A funding council probe into specialist institutions has concluded that funding for the Royal College of Art will remain stable next year but will be cut by 5 per cent in 1999-2000.
The RCA and other institutions, such as the music colleges, the Institute of Education and Cranfield University, have been marked for special scrutiny by the Higher Education Funding Council for England as part of a review of 46 specialist institutions.
The review is led by Sir Stewart Sutherland, principal of Edinburgh University. According to HEFCE, the results of the study will be published later this month.
There had been fears at the RCA of much heavier cuts in its Pounds 5.7 million funding for teaching. The college recently sought to defend its expenditure by citing a survey that showed that more than 90 per cent of RCA graduates in recent years were employed in fields directly related to the course they undertook. The survey also highlighted the contribution RCA graduates made to the "culture" industry.
Christopher Frayling, rector of the RCA, said the 5 per cent cut would result in a new funding baseline for the "foreseeable future". He stressed, however, that complex calculations still to be carried out by HEFCE meant that the reduction was unlikely to translate directly into a 5 per cent cut on existing funding. Professor Frayling said: "There are some institutions that show up the inadequacies of any strictly formulaic approach to funding of higher education. We are delighted that this has been realised by HEFCE."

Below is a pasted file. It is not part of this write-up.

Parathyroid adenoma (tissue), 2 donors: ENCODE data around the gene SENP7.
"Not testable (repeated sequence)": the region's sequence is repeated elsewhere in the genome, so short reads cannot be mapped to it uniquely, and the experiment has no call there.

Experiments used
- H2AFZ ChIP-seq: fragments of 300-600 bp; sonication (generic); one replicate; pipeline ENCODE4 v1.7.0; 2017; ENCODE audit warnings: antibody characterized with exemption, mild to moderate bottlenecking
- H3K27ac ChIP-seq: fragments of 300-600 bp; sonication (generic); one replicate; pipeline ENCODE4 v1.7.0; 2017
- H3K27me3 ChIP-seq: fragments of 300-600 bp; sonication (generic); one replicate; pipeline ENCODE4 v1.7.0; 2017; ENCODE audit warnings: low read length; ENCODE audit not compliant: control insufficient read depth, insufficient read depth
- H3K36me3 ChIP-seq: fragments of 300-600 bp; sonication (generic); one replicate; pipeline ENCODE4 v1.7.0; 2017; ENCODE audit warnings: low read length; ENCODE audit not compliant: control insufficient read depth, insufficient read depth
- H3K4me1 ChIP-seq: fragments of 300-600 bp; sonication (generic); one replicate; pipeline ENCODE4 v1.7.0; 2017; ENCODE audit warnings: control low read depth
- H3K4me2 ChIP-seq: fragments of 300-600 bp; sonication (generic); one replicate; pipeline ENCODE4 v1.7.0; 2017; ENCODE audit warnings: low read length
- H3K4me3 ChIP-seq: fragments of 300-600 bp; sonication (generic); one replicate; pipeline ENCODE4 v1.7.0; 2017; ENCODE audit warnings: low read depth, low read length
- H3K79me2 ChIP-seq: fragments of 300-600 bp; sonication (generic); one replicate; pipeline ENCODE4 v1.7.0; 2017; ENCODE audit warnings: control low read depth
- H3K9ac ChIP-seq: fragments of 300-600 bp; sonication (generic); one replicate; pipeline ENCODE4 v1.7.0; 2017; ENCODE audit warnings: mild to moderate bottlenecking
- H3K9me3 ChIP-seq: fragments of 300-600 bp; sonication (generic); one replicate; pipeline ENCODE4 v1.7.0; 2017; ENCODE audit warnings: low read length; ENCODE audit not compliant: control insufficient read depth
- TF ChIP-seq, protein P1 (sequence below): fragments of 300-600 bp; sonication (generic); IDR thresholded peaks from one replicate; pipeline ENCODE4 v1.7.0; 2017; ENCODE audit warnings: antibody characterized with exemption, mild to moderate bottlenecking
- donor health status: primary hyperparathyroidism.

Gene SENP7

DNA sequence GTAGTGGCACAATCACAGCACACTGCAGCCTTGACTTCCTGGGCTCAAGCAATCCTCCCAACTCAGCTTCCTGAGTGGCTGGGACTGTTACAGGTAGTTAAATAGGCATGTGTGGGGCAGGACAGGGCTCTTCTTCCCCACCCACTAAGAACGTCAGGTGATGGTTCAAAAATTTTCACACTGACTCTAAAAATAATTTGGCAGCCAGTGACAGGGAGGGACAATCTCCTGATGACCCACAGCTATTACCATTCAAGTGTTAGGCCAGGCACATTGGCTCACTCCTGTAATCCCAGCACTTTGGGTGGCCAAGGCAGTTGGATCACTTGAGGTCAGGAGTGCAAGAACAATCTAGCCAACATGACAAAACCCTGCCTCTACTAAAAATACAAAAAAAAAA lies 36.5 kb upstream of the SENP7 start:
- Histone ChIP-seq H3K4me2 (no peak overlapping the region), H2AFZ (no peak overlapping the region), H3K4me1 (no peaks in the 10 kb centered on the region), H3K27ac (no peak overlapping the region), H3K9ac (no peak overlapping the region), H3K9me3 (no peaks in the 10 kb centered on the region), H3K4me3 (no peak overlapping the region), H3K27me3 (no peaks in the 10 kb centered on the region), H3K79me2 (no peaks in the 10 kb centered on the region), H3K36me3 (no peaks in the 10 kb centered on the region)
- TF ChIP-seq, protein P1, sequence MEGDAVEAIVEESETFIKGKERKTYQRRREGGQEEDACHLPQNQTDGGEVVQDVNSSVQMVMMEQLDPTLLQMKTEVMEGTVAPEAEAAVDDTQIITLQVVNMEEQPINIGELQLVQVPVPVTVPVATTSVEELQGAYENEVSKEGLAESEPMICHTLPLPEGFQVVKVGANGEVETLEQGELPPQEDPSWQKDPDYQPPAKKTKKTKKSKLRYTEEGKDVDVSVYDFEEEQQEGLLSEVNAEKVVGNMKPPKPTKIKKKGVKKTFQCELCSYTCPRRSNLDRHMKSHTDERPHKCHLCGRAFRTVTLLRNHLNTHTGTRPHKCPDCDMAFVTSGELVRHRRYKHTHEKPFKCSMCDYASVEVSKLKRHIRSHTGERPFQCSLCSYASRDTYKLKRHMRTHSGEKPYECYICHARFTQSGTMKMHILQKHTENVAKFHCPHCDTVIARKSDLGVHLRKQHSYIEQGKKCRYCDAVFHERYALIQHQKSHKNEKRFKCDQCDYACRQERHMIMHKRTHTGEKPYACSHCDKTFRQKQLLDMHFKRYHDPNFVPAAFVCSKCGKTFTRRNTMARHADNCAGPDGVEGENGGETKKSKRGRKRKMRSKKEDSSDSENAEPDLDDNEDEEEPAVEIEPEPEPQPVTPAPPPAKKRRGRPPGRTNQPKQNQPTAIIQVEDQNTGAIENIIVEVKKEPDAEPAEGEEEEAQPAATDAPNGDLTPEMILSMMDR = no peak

The music colleges, which had also feared cuts, are likely to have their funds maintained at least at current levels for three years. But the Royal College of Music, Royal Academy of Music, Royal Northern College of Music and Trinity College of Music hope that HEFCE might still consider increasing their funding to reflect the findings of a previous study into their funding and missions. The study, by a HEFCE-appointed team led by Sir John Tooley, former head of the Royal Opera House, suggested the conservatories were underfunded.
One college head said: "It is good that Sutherland has noted the strength of our case, but we would also like to see recognition of the high cost of providing the one-to-one teaching necessary for our students."
Peter Mortimore, director of the Institute of Education, said he was "delighted" that the institute has been recognised as a specialist institution by the council. However, Professor Mortimore said it is not clear what the financial impact of Sutherland will be because the results of the HEFCE review of the weighting for teaching funds for education courses will not be known for a few months.
"We are pleased that Sutherland has recognised that we have been underfunded by at least Pounds 1 million a year, and we hope ways can be found to correct this deficit," Professor Mortimore said.